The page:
By Jessie Taylor
While the South African National Defence Force (SANDF) is known for defending our national borders, it has also played a key role in supporting government departments on the frontline during the global pandemic. The SANDF has deployed its members on multiple occasions to support the services of healthcare and frontline workers, during periods in which South Africa’s Covid-19 numbers have spiked.
Boots on the ground
The latest deployment of the SANDF was during the country’s second wave in December and January. More than 2000 troops were allocated to aid in the government’s response to the global pandemic.
Amid the second wave of Covid-19 cases, the country moved from level 1 to adjusted level 3 on 28 December 2020. The deployment, which ran from 29 December 2020 to 31 January 2021, was announced by President Cyril Ramaphosa. This was enforced in an effort to tighten regulations.
The President authorised the employment of 2 122 members of the SANDF for “service in order to preserve life, health or property in emergency or humanitarian relief operations”, in support of other government departments. The SANDF members also worked in cooperation with the South African Police, to prevent crime and enforce restrictions under the adjusted Level 3 lockdown regulations.
The SANDF members have assisted the National Department of Health by providing professional Doctors, Nurses, and other healthcare professionals. Of the troops deployed in the front line against Covid-19 are soldiers tasked with border safeguarding operations between Zimbabwe, eSwatini, Mozambique and Botswana. Other SANDF members have provided support to the South African Police Service, to enforce regulations such as curfew, the ban on the sale and distribution of alcohol, the prohibition of public gatherings, and the legal requirement to wear a face mask while in public.
The deployment of so many troops is no small feat and comes at a cost estimated at around R95 million. The most recent deployment, at the beginning of the year, to assist the Covid-19 effort follows three others in the last 12 months. An initial deployment of 2 820 SANDF members began on 25 March 2020, followed by 76 000 troops deployed on 21 April 2020, and 20 000 deployed on 30 June 2020.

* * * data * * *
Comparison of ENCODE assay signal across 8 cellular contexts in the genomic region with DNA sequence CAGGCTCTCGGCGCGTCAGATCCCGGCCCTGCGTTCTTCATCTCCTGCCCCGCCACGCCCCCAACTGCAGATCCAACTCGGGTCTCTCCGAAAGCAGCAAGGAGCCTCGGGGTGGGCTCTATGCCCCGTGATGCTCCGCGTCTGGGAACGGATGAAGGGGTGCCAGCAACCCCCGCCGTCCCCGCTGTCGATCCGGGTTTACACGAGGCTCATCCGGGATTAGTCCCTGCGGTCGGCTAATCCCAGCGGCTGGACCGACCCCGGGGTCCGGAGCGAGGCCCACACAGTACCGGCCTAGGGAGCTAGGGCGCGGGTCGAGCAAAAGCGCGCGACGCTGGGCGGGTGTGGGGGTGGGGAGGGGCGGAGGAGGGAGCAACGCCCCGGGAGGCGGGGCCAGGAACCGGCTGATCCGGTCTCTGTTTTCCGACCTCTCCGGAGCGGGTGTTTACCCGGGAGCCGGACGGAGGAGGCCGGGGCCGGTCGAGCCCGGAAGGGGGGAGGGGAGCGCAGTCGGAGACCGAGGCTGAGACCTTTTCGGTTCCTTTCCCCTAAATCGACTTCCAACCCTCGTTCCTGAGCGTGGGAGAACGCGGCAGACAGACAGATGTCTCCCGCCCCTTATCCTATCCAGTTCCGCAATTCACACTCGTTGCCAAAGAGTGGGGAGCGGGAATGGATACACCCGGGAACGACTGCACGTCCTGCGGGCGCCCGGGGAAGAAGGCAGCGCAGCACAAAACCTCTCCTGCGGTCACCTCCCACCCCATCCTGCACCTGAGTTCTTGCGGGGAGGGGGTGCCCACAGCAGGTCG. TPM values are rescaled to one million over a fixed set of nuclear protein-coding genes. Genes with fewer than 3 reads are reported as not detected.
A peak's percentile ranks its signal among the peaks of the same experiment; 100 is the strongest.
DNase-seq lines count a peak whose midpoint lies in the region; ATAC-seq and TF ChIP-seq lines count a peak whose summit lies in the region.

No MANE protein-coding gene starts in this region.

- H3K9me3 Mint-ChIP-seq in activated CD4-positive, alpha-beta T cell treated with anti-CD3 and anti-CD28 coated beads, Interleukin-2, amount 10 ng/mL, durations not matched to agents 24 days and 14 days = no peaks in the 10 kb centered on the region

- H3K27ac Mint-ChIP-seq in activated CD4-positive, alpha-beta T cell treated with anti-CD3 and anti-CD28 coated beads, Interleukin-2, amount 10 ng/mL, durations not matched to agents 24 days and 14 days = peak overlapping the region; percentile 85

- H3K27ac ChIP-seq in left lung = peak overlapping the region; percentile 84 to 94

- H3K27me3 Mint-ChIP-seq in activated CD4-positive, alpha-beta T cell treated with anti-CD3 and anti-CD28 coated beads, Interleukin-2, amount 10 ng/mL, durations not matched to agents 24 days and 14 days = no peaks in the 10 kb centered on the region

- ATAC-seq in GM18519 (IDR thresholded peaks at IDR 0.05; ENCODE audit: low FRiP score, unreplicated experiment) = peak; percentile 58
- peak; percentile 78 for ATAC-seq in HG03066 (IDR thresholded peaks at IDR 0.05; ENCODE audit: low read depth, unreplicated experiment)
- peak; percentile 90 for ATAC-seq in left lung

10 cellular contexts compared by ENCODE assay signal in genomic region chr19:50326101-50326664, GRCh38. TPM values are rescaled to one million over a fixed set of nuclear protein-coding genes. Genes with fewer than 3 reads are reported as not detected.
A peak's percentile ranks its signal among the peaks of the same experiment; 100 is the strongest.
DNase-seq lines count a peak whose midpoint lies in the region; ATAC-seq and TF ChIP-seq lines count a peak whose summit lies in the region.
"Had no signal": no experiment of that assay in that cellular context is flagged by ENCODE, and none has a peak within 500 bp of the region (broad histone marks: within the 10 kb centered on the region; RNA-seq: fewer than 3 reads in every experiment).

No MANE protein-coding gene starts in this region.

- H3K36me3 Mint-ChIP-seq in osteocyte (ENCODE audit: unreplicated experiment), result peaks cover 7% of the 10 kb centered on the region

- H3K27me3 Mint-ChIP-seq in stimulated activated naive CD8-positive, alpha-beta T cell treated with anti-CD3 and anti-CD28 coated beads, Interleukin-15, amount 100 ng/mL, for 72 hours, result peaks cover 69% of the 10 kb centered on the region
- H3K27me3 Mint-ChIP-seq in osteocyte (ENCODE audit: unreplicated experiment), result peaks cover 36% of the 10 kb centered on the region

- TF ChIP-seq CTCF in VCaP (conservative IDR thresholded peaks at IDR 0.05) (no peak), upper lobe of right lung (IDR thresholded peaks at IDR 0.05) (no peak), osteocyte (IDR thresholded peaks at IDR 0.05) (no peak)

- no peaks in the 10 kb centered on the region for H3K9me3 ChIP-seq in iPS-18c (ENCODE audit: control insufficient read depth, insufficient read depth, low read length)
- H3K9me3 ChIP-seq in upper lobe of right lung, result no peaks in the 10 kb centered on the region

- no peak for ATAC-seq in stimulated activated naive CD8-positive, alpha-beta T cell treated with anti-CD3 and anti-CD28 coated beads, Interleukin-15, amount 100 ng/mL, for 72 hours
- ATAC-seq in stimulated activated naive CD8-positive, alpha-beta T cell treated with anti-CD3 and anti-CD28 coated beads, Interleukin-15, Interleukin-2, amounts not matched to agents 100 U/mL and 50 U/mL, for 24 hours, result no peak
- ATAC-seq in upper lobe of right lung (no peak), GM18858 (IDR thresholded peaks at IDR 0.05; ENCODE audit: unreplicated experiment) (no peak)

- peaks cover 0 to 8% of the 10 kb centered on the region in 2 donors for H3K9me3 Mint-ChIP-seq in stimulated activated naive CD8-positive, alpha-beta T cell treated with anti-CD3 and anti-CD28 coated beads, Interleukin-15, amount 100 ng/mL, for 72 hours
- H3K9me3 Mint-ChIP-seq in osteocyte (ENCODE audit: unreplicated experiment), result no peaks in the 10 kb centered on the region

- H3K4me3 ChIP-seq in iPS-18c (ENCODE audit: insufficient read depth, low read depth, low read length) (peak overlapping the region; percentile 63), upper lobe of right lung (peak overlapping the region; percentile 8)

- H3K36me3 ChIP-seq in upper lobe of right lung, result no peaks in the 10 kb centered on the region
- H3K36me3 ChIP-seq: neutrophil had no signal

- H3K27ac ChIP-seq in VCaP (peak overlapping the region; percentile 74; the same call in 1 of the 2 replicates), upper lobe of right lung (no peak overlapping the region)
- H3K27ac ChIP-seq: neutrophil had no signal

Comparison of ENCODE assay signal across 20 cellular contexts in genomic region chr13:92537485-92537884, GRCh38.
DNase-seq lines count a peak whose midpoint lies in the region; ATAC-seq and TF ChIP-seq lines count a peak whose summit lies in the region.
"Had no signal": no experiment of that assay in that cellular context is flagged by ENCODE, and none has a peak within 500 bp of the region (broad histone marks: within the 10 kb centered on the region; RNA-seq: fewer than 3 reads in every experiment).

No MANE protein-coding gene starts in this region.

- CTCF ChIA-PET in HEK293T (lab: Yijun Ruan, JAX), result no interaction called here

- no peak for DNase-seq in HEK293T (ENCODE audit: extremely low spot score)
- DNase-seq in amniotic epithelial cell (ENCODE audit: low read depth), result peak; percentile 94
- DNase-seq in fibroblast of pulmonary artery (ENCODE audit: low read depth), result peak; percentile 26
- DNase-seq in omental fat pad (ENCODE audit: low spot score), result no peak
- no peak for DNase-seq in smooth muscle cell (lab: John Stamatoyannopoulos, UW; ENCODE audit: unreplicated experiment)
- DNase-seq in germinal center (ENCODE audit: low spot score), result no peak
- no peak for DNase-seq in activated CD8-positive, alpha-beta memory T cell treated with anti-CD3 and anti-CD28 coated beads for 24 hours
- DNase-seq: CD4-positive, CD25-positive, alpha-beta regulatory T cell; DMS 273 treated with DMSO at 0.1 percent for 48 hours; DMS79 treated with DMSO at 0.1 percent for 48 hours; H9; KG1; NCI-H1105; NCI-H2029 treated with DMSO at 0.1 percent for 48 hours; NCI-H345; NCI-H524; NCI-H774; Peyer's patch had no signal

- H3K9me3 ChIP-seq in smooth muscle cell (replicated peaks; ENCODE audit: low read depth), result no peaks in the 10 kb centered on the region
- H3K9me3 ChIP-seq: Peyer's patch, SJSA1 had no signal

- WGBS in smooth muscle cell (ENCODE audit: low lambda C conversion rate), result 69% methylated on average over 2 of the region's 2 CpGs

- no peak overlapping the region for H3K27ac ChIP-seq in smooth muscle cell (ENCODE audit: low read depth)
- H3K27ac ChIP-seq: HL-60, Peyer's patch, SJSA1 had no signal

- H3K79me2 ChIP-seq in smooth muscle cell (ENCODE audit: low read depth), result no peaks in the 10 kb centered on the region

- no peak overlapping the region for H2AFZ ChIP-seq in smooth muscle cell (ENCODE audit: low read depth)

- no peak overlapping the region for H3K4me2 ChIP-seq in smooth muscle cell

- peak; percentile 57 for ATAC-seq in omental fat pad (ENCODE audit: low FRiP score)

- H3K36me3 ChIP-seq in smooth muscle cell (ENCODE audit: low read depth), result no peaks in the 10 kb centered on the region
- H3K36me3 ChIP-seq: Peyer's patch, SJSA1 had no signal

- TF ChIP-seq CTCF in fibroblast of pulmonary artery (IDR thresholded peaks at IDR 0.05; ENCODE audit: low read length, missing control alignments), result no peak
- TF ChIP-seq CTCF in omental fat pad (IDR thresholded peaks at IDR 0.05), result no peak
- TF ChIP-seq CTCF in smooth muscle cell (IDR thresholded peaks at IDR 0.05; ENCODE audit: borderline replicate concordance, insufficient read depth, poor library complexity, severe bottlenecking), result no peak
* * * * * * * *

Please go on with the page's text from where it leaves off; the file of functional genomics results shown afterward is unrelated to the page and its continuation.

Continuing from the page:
Forces are also currently deployed on Operation Corona which serves to safeguard South Africa’s borderline, especially now that 20 ports of entry have been closed to the general public. To swell the SANDF’s ranks, reserves in the South African Army, South African Air Force, South African Navy and the South African Military Health Service have been called up and deployed together with the Regular Force.
Essential in the fight against Covid-19
The South African National Defence Force has been essential to our national effort to confront the virus, Ramaphosa said during an address on National Armed Forces Day on Sunday 21 February. He commended the SANDF for their role in helping to enforce lockdown regulations, while still maintaining compassion for the hardships of their fellow South Africans.
“It was our soldiers who helped to maintain law and order in the early days of the lockdown. The landward force deployed no less than 33 companies in under 72 hours. The SANDF undertook mercy missions to repatriate our citizens abroad who were fearful and wanted to be reunited with their families,” he said.
Assisting vulnerable communities
In addition, the SA Army Engineers Corps helped deliver clean drinking water to vulnerable communities. The SA Air Force and the Logistics Division managed the distribution of much-needed supplies to deployed forces. The South African Military Health Service deployed its personnel in all provinces, where they worked in hotspots and helped set up field hospitals and quarantine sites.
“But what perhaps touched us as the nation most was the sight of SANDF members helping the elderly carry their groceries, walking alongside young people making their way home, and many other instances that showed our armed forces at their best,” Ramaphosa added.
But the role of the defence force in the fight against Covid-19 is far from over. The next area the SANDF will be critical in is the rollout of vaccines across the country. Troops will be assigned to vaccination sites, where they will safeguard the distribution of the doses. The SANDF will assist in the rollout plan by being stationed at vaccine administration sites to secure the vaccine and to bolster security measures. These sites will include 18 public hospitals, as well as 13 private hospitals.
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